Cercis canadensis var. canadensis
- Common Name(s):
- Eastern redbud, Redbud
- 'Ace of Hearts', 'Alba' - white flowers, 'Appalachian Red' - hot pink, 'Covey' - weeping, 'Flame' - double flowers, seedless, 'Floating Clouds' - variegated green/white foliage), 'Forest Pansy' - purple foliage, pink flowers), 'Greswan' - purple foliage, 'Hearts of Gold' - golden foliage, 'Ruby Falls' - weeping with purple foliage), 'Rising Sun' - golden foliage with orange overtones in new growth, 'Silver Cloud' - variegated green/white foliage, 'Tom Thumb' - miniature foliage, 'Whitewater' - weeping with variegated green and white foliage, 'Wither's Pink Charm' , 'Pinkbud'
- Native Plants, Trees
Cercis canadensis var. canadensis or eastern redbud is a native to NC and posseses cordate green leaves that turn yellow to yellowish-orange in the fall. The flowers which emerge in early springs are edible, precocious (emerging before the foliage) and can be cauliflourous (borne directly on stems and trunk). It is usually found as an undestory tree in mixed forests. It grows best in moist, well-drained soil in part shade to part sun. However, the eastern redbud has proven to be very adaptable to different soils, full sun, and dry areas. If grown in wet soils it is prone to root rot. Eastern redbud has a fairly fast growth rate and will reach a mature height and spread of 15 to 20 feet.
This plant is a member of Fabaceae, the same family that peas belong to. Some parts of this plant are edible, for example the flowers taste like peas and make an excellent addition to a spring salad. It is said that people in the Appalachian Mountains use young stems to season venison while cooking.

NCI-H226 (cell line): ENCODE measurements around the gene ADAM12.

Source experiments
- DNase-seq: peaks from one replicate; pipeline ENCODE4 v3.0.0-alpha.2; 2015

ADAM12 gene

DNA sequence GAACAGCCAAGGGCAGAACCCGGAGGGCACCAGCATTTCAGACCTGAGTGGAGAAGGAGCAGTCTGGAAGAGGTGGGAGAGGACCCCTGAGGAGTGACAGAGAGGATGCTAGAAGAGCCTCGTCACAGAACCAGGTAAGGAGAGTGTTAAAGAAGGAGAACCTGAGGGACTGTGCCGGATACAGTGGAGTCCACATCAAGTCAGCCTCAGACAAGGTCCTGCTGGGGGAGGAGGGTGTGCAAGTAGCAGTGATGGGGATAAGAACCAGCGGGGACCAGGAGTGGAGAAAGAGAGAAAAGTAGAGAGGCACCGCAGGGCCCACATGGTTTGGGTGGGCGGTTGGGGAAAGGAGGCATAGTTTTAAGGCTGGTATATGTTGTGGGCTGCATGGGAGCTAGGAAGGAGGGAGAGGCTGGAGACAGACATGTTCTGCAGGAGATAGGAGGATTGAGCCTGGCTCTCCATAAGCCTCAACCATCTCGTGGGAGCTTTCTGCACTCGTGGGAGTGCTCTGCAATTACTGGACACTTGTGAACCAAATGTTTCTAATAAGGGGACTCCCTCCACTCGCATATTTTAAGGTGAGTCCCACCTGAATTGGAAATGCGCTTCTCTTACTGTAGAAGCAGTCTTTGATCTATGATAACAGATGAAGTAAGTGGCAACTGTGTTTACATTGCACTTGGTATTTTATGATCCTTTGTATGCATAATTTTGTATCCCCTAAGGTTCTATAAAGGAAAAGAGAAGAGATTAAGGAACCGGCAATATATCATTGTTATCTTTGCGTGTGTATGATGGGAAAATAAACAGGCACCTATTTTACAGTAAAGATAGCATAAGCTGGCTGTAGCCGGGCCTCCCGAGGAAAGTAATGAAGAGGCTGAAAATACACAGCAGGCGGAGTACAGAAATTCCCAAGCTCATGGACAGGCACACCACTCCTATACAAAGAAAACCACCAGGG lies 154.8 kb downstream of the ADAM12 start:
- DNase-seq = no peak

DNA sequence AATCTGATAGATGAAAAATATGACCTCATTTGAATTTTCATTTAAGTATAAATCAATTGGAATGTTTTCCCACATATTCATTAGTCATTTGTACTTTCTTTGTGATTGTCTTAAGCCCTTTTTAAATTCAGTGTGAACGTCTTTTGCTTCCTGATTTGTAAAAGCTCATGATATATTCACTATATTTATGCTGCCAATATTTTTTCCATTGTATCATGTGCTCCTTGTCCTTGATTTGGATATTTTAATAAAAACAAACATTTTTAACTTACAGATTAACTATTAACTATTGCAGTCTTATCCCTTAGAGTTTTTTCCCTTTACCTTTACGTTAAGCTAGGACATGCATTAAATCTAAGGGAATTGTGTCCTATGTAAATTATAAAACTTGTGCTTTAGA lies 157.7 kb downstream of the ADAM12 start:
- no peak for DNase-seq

The eastern redbud is most well known for its beautiful lavender flowers early in the spring. The heart-shaped leaves and zigzagging young stems give it a distinct appearance among trees. Some of popular cultivars include a white flowering form known as var. alba, ‘Forest Pansy’ has purple leaves early in the spring with a darker hue to the flowers. Some cultivars possess leaves that are splotched with white or cream colored variegation patterns such as ‘Silver Cloud’ and 'Floating Cloud'.
Wildlife Value: The flowers provide nectar for bees and once pollinated form leguminous pods, the seed can be consumed by birds. Members of the genus Cercis support the following specialized bee: Habropoda laboriosa.
Insects, Diseases, and Other Plant Problems: This tree can suffer from damage caused by deer.
Learn more about "Cercis chinensis" (Chinese Redbud).
Learn more about "Cercis occidentalis" (Western redubud)
Dirr, M.A., (1998), Manual of Woody Landscape Plants Fifth Edition, pgs 253-259.
- 15-30 ft.
- Reddish-purple buds; rosy pink, pea-like flowers in clusters; cultivar 'Alba' with white flowers, 'Flame' with double flowers; early spring before leaves emerge; 2-3 in. brown seed pods borne in clusters.
- Sun to partial shade; prefers moist, well-drained soil but will tolerate a range of soil types.
- Medium to coarse
- Dense; flat topped to rounded crown; often multi-stemmed; zig-zag horizontal branches. Weeping forms exist.
- Sun to partial shade; moderate to rich, well-drained soil
- Slender brown seed pods borne in clusters
- The flowers are said to be edible.
- 15-25 ft.
- Growth Rate:
- Slow to moderate
- 3-5 in. alternate, simple, cordate leaf; yellow to yellowish orange fall color; cultivars include purple, golden and variegated foliage types.
NCCES plant id: 459